The witch lived in one of the houses facing the field where we played and every now and then, she would emerge in a faded kameez that reached her ankles, a book under her arm, puffing furiously at a cigarette.
We were warned not to talk to the witch, who was, our parents told us, a divorcee, of all things, but we couldn’t help staring at her. She was shapeless under her kameez, but her face was all slants and angles. Her large eyes looked boiled.
One day, spurred on by the fleeting joviality of a friend who usually had no time for me, I paused by her as I ran to retrieve the ball and screamed, “Spastic!” This word was one usually leveled at me for my clumsiness.
She looked at me for a moment, mouth open. Then she looked away again.
For the next few days, she did not make an appearance, and we assumed that she had gone off to haunt some other complex, like one of those chudails our maids told us about as they prepared our teas. And then she was back again, sucking at her cigarette like her life depended upon it.
Robin’s cousin, Michael, was visiting and one day he joined us at play. I was drawn to him. He was a Peter Pan grown to burly stature on the ground. His eyes twinkled. And so I showboated for him in the English my Hindi-speaking friends, proud denizens of New Delhi, disdained, until they yelled at me to shut up and he smiled sympathetically at me.
We eschewed cricket for the brand new frisbee Robin’s father had bought him and I resolved to field well, so that I could impress Robin’s cousin.
“Look out!” said someone as I stared at Michael, and then I saw the frisbee heading straight for me. Before I could catch it, it had veered against my forehead. My head felt wet and sticky.
“It’s ok,” I said, grinning foolishly as the others clustered around me.
“Come here,” said someone and we turned around to see the witch gesturing at us with a cigarette.
We gaped at her and then Michael pushed me towards her and she took me by the hand and I was surprised to find her hand was soft. She actually smelt pleasant, a mixture of sweat and talcum.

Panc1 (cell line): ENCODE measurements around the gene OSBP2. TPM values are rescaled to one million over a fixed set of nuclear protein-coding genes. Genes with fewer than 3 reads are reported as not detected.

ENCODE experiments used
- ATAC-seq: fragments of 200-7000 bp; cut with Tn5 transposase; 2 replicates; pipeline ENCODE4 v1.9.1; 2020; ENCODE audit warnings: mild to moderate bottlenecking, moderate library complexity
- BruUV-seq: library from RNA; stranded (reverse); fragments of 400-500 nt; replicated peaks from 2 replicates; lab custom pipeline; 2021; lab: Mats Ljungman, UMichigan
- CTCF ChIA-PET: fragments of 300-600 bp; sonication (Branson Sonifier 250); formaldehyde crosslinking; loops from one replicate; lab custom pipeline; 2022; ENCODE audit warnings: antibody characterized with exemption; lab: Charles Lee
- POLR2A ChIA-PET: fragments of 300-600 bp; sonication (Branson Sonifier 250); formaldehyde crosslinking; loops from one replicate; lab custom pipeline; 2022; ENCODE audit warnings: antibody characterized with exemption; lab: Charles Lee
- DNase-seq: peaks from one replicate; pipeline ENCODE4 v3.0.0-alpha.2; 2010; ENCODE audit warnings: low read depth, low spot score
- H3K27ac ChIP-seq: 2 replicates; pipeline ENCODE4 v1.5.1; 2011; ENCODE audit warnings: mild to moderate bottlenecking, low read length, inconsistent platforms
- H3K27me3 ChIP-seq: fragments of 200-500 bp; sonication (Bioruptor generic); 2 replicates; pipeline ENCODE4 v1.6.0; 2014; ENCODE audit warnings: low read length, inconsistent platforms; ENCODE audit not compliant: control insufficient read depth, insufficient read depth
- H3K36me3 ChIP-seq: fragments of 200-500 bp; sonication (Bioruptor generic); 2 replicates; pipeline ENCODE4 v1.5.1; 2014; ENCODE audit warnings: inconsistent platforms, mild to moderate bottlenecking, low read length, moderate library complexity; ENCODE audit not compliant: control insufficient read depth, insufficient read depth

She dragged me inside her house and I registered in its darkness books spilling over cupboards and sofas and dresser tables.
She led me to the kitchen sink and bathed my forehead in hot water.
“There,” she said with childlike satisfaction and I understood my forehead had stopped bleeding. Then she wound her dupatta around it as a bandage.
The others stammered their thanks and she shook her head violently.
“It’s ok,” she said, hugging her slender chest.
She saw me looking at the books.
“Take, take,” she said, “as many as you like.”
She looked anxiously at me.
And so I took the first book that came to hand, The Turn of the Screw as it turned out, and to my surprise, I liked it.
And every now and then, when my friends weren’t looking, I would dive into her house, though these encounters seemed to give her as much pain as pleasure, for she would perch on the edge of a sofa and stare at me with large, frightened eyes as I sipped at the tea she made me and scanned her Aladdin’s Cave of books.
She seemed breakable and this filled me with both curiosity and tenderness and I always took my leave as soon as I could politely do so, a book under each of my arms.
She left the building my first semester at boarding school. But boarding school had filled me with strange dissatisfaction and I had decided to eschew all I thought made me a sissy, my habit of reading, my ability to listen. I gathered edges and attempted to knock them against my old friends, who were unimpressed and all too ready to hurl me down to what they pleased to call my level. And so it was much later that I inquired after her and by then, of course, she was gone.
Adreyo Sen is a PhD student at the University at Albany. He combines an interest in social realism with an interest in fantasy.